Angioplasty could be a viable new way to treat venous abnormalities in multiple sclerosis (MS) patients and relieve some of the symptoms of the condition.
This is the belief of researchers at Northshore University Healthsystem, who presented their findings at the Society of Interventional Radiology's 37th Annual Scientific Meeting.
They claim that angioplasty, in which a temporary "tiny balloon" is inserted into an artery to widen it, is a safe way of treating vein obstruction.
Interventional radiologist at Northshore University and lead author of the study Dr Hector Ferral commented: "These early results show that performing angioplasty on azygos and jugular vein lesions may have a positive impact on the symptoms of those individuals with MS and also could be an effective palliative treatment geared toward improving their quality of life."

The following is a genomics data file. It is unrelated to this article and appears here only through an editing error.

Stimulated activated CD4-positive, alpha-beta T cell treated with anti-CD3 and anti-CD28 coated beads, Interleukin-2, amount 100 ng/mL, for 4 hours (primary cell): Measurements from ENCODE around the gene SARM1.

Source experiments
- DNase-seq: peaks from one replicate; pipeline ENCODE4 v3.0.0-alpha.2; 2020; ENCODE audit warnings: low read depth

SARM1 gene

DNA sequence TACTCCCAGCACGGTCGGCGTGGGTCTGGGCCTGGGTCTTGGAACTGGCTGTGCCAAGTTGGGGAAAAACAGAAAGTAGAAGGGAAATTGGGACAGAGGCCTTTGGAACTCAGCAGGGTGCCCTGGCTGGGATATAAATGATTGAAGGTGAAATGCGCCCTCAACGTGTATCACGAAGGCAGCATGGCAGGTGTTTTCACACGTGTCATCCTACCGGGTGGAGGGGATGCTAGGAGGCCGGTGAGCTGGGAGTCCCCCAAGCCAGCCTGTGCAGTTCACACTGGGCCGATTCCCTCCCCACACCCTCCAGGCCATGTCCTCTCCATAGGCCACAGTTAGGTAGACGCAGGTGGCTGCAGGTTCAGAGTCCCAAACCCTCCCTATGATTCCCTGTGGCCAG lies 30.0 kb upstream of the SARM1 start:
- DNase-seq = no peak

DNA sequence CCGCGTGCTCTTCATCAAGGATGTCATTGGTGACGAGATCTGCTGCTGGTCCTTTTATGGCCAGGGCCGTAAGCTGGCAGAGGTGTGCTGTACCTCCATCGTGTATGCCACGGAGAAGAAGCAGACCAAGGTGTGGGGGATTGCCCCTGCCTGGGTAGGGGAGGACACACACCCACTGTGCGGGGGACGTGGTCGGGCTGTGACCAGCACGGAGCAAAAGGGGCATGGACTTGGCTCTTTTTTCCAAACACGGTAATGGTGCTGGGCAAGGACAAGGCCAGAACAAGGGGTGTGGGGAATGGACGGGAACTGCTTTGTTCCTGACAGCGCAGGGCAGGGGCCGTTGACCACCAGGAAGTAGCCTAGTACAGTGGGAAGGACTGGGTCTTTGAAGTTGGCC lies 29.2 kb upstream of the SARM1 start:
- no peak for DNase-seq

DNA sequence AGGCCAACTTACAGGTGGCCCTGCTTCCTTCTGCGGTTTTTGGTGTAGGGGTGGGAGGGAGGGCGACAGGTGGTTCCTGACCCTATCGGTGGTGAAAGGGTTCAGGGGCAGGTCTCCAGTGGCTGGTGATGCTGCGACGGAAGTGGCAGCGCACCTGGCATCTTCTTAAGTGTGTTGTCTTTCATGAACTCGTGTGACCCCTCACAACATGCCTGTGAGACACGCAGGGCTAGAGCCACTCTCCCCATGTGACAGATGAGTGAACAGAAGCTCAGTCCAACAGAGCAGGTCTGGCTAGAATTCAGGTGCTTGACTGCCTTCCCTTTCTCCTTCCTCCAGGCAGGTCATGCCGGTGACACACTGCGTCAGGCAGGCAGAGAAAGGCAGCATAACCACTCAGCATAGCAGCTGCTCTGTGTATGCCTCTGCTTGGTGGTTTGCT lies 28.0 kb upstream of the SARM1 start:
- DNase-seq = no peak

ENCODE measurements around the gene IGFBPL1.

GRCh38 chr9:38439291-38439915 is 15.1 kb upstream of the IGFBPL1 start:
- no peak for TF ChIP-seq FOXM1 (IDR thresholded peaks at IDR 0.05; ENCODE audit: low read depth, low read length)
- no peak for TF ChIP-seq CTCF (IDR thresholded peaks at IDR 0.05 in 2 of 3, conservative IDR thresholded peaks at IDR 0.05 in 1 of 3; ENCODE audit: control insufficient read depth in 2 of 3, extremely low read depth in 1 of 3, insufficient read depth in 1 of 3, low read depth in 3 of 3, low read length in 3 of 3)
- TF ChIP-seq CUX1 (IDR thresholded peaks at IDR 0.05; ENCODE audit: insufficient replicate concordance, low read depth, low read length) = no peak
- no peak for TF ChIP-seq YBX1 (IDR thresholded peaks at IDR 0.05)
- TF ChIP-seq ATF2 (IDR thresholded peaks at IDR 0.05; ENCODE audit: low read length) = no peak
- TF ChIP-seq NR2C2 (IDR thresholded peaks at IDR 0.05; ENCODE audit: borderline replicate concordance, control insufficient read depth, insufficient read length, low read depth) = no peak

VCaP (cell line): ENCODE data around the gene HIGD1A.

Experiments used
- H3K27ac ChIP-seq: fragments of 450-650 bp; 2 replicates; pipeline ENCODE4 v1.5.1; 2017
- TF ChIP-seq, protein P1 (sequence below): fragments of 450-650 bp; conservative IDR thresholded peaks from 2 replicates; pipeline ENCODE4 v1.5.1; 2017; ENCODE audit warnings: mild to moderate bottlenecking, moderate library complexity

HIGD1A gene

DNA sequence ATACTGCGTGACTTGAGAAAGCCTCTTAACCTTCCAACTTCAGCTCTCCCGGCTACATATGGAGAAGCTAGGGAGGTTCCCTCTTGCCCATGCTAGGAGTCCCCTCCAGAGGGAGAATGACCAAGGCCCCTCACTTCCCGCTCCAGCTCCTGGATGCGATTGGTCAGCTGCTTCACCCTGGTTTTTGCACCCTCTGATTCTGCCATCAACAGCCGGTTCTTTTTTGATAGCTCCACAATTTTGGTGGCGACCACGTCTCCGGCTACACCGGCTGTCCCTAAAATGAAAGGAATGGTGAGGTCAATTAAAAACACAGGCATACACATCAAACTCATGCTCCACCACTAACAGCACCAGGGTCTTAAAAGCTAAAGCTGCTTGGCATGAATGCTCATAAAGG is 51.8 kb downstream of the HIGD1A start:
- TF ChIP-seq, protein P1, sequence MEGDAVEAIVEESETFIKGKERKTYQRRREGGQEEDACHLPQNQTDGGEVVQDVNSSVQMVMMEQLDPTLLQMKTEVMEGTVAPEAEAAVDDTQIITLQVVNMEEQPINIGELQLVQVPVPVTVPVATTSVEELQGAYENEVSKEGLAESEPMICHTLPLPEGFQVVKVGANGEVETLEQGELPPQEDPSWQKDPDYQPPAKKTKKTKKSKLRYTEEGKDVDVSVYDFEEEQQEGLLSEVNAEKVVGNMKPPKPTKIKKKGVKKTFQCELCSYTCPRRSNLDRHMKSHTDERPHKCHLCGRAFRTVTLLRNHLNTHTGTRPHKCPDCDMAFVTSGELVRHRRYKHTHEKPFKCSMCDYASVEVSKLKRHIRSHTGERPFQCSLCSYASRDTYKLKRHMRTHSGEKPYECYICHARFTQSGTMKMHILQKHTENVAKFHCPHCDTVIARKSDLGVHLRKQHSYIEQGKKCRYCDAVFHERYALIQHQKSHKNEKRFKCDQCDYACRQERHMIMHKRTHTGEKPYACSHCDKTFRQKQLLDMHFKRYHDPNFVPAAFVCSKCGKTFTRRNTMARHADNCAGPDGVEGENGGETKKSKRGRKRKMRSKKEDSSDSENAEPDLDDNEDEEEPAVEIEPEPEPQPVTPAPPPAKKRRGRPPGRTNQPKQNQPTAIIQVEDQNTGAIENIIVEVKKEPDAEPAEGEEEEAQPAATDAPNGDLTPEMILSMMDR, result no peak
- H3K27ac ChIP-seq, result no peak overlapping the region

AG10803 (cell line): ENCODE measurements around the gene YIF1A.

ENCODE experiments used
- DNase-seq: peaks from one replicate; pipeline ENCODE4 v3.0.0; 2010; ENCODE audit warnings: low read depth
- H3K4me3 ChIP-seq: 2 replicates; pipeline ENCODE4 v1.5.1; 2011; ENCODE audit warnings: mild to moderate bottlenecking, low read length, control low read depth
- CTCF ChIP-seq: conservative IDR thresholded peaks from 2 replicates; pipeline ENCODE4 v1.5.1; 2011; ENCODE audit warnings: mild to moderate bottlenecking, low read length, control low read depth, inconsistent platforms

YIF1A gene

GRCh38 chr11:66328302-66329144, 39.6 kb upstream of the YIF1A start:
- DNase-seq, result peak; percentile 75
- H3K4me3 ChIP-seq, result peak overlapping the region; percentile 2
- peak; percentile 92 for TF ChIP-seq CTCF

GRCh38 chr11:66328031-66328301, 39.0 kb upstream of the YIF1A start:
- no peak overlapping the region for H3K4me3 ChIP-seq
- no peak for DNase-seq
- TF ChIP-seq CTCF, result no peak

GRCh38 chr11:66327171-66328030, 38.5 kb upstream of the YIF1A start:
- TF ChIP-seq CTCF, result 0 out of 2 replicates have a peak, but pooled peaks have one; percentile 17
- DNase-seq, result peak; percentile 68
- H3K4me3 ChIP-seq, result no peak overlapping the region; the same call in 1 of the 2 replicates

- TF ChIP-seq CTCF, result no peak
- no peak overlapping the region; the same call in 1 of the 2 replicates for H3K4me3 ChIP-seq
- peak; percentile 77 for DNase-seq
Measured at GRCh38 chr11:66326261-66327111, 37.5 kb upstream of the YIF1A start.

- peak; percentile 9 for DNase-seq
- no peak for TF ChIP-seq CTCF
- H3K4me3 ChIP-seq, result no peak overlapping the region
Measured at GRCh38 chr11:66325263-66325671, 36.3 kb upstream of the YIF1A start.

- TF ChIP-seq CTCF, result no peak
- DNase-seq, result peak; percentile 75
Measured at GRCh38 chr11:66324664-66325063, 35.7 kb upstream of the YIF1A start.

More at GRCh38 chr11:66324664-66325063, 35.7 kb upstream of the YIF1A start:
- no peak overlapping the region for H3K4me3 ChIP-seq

During the investigation it was found that 95 per cent of participants had venous obstructions, which can be treated through angioplasty without fatal risks.
Dr Ferral and his colleagues reported an improvement in 55 per cent of people who had the procedure.
It is estimated that around 100,000 people have MS in the UK and could benefit from angioplasty.
Read about Barchester expertise in offering multiple sclerosis support.